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Poking the Bear, or On the Use of Incisive Wit

In the aftermath of the giving of sight to a man born blind, this man was subject to many questions about the miracle. John records that both his neighbors and then later the Pharisees asked him for an account of this incredible work of God. However, his steady and simple declaration of what had happened to him by the hands of “the man called Jesus” (v11) was too much for the Pharisees. After bringing this man back before them for a second time, they continue to press him for details: “What did he do to you? How did he open your eyes?” (v26 ESV). At this point, the man moves beyond his steady and simple recounting of facts to a more critical response: “I have told you already, and you would not listen. Why do you want to hear it again? Do you also want to become his disciples?” (John 9:27 ESV).

With this response, this man pokes the bear, as it were. John already informed the reader earlier that the religious authorities had threatened to kick anybody out of the synagogue who confessed that Jesus is the Messiah (v22). In light of that general knowledge, this man, perhaps at the end of his patience with the Pharisees, asks the incendiary question, “Do you also want to become his disciples?” I find it hard to believe that this was a naïve question, and, based on the general hostility of the religious authorities toward Jesus, I also find it hard to believe this was an honest question. The best alternative left to us is that this man changes tactics with the Pharisees and uses incisive wit to criticize their stubborn unbelief. Or, to say it another way, he pokes the bear, expecting to get a response.

And a response he certainly got. The ESV says that the religious authorities “reviled” him in response. To revile someone is to use “slander, insult, and disparagement of an opponent, e.g., as a weapon of the orator in a political dispute.”[1] In that sense, then, the Pharisees responded as expected because they understood the weight of what he had said to and about them. Undeterred, this man born blind but now seeing offers one more salvo, picking up their insult and hurling it back at them. He points out the incredible inconsistency that the Pharisees know nothing of Jesus’ origin and yet this mysterious man has done a marvelous work. Because this man is not merely out to ridicule the Pharisees, he ends his retort with the bold proclamation about the power of Jesus: “If this man were not from God, he could do nothing” (v33 ESV). For all his boldness, what he gets for poking the bear is a swift kick in the rear out the door of the synagogue, so to speak.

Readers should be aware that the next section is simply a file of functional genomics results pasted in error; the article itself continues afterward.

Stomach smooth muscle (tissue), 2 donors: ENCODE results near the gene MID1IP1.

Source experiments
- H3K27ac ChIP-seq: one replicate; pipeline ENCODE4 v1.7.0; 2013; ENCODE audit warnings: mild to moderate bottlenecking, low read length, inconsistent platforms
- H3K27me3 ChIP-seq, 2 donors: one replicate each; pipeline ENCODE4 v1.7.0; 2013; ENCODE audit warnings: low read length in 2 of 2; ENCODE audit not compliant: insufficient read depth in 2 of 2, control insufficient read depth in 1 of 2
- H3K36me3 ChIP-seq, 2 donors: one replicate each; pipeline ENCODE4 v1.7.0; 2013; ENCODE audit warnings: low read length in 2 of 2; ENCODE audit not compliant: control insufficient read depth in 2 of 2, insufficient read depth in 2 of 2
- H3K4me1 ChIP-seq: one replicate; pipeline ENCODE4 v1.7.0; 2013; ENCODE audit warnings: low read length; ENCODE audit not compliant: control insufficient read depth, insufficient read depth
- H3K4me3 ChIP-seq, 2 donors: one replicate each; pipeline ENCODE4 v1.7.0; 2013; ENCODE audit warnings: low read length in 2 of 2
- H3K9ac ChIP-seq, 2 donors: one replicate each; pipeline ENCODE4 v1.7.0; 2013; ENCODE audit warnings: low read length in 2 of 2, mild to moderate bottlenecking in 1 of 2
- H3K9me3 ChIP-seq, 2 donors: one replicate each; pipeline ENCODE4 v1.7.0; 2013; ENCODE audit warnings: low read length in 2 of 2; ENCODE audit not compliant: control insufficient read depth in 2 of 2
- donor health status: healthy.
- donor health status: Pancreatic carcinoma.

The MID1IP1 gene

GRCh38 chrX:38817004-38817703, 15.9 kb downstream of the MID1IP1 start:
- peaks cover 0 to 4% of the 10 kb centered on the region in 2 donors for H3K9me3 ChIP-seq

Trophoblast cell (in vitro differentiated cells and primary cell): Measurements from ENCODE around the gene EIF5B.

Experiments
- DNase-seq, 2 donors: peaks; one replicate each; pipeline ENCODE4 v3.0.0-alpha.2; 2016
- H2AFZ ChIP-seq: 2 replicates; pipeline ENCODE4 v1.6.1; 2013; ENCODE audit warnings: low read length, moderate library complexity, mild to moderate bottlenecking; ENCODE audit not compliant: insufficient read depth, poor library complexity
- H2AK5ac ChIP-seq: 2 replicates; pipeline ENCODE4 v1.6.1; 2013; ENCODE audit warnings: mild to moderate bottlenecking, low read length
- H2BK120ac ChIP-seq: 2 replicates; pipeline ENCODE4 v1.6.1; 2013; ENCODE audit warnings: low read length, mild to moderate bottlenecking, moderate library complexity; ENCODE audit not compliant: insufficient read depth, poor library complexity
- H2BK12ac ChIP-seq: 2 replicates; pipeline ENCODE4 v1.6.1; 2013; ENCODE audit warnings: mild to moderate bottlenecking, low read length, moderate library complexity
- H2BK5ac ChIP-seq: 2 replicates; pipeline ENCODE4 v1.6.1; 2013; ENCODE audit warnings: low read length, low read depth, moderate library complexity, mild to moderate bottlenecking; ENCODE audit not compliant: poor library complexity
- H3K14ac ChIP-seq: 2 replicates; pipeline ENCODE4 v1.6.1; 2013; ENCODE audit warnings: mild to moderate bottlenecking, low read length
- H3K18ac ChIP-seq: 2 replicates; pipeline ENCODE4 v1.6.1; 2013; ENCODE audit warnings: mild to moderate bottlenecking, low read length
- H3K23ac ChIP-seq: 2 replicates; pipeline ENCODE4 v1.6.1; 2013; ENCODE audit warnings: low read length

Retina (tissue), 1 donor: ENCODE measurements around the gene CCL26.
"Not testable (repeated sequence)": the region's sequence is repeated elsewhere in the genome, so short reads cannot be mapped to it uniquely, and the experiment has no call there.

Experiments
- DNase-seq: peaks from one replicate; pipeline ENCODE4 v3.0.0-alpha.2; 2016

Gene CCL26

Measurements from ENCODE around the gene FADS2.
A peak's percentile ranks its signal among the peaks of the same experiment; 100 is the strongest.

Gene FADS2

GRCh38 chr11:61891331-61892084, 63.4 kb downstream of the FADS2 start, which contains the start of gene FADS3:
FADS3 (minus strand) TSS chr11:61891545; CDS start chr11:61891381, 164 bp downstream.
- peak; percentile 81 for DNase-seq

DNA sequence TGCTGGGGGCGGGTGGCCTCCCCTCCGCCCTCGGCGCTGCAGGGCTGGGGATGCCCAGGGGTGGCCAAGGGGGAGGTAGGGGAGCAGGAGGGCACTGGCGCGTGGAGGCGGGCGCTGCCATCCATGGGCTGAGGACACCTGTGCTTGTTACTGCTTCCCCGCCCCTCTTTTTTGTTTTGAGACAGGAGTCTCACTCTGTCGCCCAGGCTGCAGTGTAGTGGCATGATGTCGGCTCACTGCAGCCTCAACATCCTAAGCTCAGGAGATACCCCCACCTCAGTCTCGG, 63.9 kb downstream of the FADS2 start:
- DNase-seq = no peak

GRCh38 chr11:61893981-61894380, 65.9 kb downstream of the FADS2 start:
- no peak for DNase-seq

Now, this man’s use of incisive wit, maybe even satire of the Pharisees, is not an isolated phenomenon in the Scriptures. In fact, this man is tapping into a long and rich history of poking the bear in order to get a reaction. Sometimes, this manifested in startling sign acts, such as when God told Isaiah, “‘Go, and loose the sackcloth from your waist and take off your sandals from your feet,’ and he did so, walking naked and barefoot” (Isa 20:2 ESV). Other times, it took the form of mockery, such as when Elijah mocked the false god Baal’s silence, saying, “Cry aloud, for he is a god. Either he is musing, or he is relieving himself, or he is on a journey, or perhaps he is asleep and must be awakened” (1 Kgs 18:27). Either way, incisive wit was a tool used especially by the prophets to provoke a reaction through the use of humor.

But we should recognize that this tool was never used simply to break down. No, it was meant also to build up. In the words of one author, “This restorative art of exposing folly and sin and summoning one's audience to be corrected and cleansed begins with the Hebrew prophets. The primary purpose is not to get the audience to get the laugh; it is to help and heal one's neighbors and one's enemies (who often turn out to be the same people). … [The prophets] were not executioners, but individuals called to restore the people's hearts to God.”[2] The takeaway for us, then, is that this man is not being a jerk. Though he might be jesting, he does so to push his opposition into joining him. And sometimes, a joke can get at the heart of a matter better than anything.

[1] NIDNTTE, s.v. “λοιδορέω” [2] Terry Lindvall, God Mocks: A History of Religious Satire from the Hebrew Prophets to Stephen Colbert (New York: New York University Press, 2015), 18.

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